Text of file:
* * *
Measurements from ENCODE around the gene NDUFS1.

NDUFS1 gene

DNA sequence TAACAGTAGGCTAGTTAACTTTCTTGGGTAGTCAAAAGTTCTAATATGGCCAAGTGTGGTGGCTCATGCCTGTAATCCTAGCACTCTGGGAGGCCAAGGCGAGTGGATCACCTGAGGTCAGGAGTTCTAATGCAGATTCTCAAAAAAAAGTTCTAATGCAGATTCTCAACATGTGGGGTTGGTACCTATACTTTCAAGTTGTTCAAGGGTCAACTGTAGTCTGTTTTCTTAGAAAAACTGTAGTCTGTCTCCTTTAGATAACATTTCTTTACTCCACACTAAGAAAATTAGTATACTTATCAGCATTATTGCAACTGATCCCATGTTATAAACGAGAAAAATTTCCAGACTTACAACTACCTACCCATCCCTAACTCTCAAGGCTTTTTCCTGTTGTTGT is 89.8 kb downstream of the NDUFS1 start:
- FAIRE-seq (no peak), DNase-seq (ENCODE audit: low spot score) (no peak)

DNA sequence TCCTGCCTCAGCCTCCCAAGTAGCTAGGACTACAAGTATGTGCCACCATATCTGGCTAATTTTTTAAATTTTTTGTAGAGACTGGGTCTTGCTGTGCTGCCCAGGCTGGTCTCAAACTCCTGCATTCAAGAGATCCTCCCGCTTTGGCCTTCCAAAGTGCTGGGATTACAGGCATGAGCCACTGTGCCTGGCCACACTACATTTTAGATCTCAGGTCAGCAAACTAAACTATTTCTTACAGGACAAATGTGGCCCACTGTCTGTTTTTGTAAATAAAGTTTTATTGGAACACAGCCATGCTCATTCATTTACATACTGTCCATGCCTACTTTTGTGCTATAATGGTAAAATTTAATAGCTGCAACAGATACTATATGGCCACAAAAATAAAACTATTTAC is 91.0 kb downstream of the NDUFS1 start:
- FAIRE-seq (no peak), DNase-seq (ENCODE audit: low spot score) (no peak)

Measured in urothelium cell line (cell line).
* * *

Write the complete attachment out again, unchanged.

Measurements from ENCODE around the gene NDUFS1.

NDUFS1 gene

DNA sequence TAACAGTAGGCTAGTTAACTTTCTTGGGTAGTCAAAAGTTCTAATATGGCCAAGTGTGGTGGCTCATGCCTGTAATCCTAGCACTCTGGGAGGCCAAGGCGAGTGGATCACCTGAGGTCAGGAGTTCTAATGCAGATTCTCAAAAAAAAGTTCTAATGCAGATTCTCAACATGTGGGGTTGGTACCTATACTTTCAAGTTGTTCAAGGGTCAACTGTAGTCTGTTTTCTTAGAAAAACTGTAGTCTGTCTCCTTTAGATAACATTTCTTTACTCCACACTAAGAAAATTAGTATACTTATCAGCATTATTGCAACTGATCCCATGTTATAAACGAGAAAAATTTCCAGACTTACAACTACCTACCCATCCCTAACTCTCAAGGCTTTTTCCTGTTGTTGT is 89.8 kb downstream of the NDUFS1 start:
- FAIRE-seq (no peak), DNase-seq (ENCODE audit: low spot score) (no peak)

DNA sequence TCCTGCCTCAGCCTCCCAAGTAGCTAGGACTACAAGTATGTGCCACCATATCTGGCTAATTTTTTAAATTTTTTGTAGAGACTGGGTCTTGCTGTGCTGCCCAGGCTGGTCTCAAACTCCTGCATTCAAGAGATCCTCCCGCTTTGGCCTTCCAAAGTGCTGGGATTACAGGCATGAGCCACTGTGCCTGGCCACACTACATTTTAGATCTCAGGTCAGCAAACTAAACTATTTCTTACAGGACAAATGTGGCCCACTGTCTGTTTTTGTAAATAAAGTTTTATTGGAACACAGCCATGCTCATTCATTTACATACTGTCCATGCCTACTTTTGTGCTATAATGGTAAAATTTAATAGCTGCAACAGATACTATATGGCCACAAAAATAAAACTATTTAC is 91.0 kb downstream of the NDUFS1 start:
- FAIRE-seq (no peak), DNase-seq (ENCODE audit: low spot score) (no peak)

Measured in urothelium cell line (cell line).